MIE Distinguished Seminar Series: Utkan Demirci, Stanford University | Assembling 3D tissue constructs using label-free magnetic additive biomanufacturing technologies

Friday, January 25, 2019

Mechanical Engineering Building, MC102
5 King's College Road

This event is open to the public and registration is not required.

Dr. Demirci’s talk will be followed by an informal reception in MC 331.

Micro- and nano-scale technologies can have a significant impact on medicine and biology in the areas of cell manipulation, diagnostics and monitoring. At the convergence of these new technologies and biology, we research for enabling solutions to the real world problems at the clinic. Emerging nano-scale and microfluidic technologies integrated with biology offer innovative possibilities for creating intelligent, mobile medical lab-chip devices that could transform diagnostics and monitoring, tissue engineering and regenerative medicine.

In this talk, Dr. Demirci will present an overview of his laboratory’s work in these areas focused on applications in magnetic levitation methods for assembling cells and label free sorting of rare cells from whole blood. Cells consist of micro- and nano-scale components and materials that contribute to their fundamental magnetic and density signatures.

Previous studies have claimed that magnetic levitation can only be used to measure density signatures of nonliving materials. Here, we demonstrate that both eukaryotic and prokaryotic cells can be levitated and that each cell has a unique levitation profile. Furthermore, our levitation platform uniquely enables ultrasensitive density measurements, imaging, and profiling of cells in real-time at single-cell resolution. This method has broad applications, such as the label-free identification and sorting of CTCs and CTM with broad applications in drug screening in personalized medicine.

Dr. Demirci leads a productive group of ~30 researchers focusing on micro- and nano-scale technologies. He received his B.S. degree in Electrical Engineering in 1999 as a James B. Angell Scholar (summa cum laude) from University of Michigan, Ann Arbor. He received his M.S. degree in 2001 in Electrical Engineering, M.S. degree in Management Science and Engineering in 2005 and Ph.D. in Electrical Engineering in 2005, all from Stanford University.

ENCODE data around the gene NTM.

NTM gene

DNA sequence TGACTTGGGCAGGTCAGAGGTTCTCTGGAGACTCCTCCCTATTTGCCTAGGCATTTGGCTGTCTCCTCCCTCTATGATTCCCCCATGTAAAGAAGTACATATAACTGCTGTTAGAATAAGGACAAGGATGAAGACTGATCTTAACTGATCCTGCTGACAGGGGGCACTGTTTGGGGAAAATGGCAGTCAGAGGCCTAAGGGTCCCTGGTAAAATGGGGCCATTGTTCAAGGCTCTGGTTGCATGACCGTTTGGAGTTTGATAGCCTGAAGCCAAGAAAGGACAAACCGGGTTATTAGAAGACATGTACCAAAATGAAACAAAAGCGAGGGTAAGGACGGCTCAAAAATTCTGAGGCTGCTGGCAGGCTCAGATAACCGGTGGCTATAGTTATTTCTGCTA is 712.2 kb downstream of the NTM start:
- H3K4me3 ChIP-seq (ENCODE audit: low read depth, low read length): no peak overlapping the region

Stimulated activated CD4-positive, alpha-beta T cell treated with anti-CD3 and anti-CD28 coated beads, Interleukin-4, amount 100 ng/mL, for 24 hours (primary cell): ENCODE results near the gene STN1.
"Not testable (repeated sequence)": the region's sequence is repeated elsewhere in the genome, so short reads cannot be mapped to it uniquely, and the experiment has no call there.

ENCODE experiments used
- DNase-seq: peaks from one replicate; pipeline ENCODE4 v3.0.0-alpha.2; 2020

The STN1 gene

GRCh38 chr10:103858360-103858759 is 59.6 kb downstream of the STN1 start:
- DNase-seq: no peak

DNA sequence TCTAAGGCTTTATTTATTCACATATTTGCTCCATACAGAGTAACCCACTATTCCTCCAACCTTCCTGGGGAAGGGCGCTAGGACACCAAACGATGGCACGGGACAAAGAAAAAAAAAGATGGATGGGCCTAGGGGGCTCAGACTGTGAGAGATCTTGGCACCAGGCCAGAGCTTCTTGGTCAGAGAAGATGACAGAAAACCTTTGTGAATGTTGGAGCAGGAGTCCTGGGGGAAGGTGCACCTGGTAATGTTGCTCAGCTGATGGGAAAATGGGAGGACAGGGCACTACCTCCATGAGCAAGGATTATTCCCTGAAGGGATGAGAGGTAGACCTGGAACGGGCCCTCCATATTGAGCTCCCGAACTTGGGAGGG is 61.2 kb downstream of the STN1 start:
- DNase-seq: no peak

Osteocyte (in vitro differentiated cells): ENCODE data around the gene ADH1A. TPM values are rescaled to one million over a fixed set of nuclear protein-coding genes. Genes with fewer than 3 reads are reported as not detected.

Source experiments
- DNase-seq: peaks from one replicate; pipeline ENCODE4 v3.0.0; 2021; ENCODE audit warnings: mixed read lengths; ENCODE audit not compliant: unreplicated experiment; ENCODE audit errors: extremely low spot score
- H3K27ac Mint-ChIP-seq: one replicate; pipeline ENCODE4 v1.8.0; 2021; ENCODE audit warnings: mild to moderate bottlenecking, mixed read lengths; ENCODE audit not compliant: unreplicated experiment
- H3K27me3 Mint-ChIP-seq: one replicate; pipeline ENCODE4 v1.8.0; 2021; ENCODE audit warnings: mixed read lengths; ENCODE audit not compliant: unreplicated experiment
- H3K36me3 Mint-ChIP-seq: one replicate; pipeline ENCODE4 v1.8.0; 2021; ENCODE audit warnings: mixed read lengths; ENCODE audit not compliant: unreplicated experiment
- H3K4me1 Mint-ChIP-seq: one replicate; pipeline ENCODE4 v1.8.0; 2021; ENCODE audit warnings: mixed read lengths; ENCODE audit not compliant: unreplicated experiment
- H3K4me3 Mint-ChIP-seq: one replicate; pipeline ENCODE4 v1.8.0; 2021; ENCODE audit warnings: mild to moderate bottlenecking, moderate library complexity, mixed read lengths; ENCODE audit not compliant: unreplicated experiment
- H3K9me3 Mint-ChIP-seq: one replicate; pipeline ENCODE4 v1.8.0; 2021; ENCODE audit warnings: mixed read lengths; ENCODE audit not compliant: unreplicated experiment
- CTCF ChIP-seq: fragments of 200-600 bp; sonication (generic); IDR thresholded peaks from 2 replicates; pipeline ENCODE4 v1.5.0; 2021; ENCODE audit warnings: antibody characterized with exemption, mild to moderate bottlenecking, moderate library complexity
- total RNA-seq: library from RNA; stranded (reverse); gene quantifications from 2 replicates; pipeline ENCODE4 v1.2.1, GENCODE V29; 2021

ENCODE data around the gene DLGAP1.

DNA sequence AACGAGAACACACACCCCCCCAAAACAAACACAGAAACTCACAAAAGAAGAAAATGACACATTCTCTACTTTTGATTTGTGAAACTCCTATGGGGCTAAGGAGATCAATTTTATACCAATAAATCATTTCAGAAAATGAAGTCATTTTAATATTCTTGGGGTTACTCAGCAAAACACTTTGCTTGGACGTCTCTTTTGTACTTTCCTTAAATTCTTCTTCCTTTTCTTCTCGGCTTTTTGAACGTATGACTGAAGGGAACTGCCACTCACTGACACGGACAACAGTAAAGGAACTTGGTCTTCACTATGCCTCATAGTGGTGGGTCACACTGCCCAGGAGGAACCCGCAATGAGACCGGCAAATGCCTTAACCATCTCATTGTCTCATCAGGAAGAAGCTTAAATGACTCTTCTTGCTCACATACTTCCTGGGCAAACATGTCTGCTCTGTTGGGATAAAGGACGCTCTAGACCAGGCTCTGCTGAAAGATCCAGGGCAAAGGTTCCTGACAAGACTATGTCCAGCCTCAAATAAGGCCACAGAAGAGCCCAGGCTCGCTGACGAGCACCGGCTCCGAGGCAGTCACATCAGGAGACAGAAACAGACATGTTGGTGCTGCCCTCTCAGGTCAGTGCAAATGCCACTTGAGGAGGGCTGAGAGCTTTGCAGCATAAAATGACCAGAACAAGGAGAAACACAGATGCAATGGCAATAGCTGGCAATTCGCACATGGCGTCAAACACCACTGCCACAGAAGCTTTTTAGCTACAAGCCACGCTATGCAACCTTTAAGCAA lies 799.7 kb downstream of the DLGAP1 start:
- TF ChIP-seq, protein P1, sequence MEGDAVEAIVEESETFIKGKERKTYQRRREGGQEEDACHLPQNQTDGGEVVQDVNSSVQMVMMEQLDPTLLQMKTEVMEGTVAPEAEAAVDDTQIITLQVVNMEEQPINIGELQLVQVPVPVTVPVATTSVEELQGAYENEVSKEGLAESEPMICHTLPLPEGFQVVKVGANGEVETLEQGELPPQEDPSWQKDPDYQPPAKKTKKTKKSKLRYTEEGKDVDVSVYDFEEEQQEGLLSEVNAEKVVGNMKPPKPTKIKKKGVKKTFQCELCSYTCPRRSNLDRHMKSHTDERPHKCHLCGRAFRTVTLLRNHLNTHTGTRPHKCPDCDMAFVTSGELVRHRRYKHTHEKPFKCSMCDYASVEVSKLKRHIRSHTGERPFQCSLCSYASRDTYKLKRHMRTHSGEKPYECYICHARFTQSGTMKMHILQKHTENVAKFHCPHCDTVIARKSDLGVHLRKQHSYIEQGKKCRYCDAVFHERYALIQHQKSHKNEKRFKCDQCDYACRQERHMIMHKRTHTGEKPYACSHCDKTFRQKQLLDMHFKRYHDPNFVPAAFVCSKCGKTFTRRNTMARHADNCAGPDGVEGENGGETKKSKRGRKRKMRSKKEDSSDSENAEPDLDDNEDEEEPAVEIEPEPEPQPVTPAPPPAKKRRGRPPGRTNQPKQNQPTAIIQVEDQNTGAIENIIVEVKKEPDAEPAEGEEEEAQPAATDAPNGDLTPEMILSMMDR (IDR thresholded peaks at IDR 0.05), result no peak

Dr. Demirci creates technologies to manipulate cells to enable solutions for real world problems in medicine including applications in infectious disease and cancer diagnostics, cell encapsulation in nanoliter droplets for cryobiology, and bottom-up tissue engineering. His research interests involve applications of microfluidics, nanoscale technologies and acoustics in medicine, especially: portable, inexpensive, disposable viral load technology platforms for HIV in resource-constrained settings for global health problems; 3-D bioprinting and tissue models including 3-D cancer and neural cultures.

Dr. Demirci has published 120 peer reviewed publications in journals including PNAS, Advanced Materials, Nature Communications, Small, Trends in Biotechnology, over 150 conference abstracts and proceedings, 10 book chapters, and four edited books. His work was highlighted in Wired Magazine, Nature Photonics, Nature Medicine, MIT Technology Review Magazine, Reuters Health News, Science Daily, and Science News.

His scientific work has been recognized by numerous national and international awards including the NSF Faculty Early Career Development (CAREER) Award, and the IEEE-EMBS Early Career Achievement Award. He was selected as one of the world’s top 35 young innovators under the age of 35 (TR-35) by the MIT Technology Review. In 2004, he led a team that won the Stanford University Entrepreneur’s Challenge and Global Start-up Competition in Singapore. His patents have been translated into multiple start-up companies including DxNOW, Koek Biotech and some the technologies developed in his lab are clinically available across the globe.

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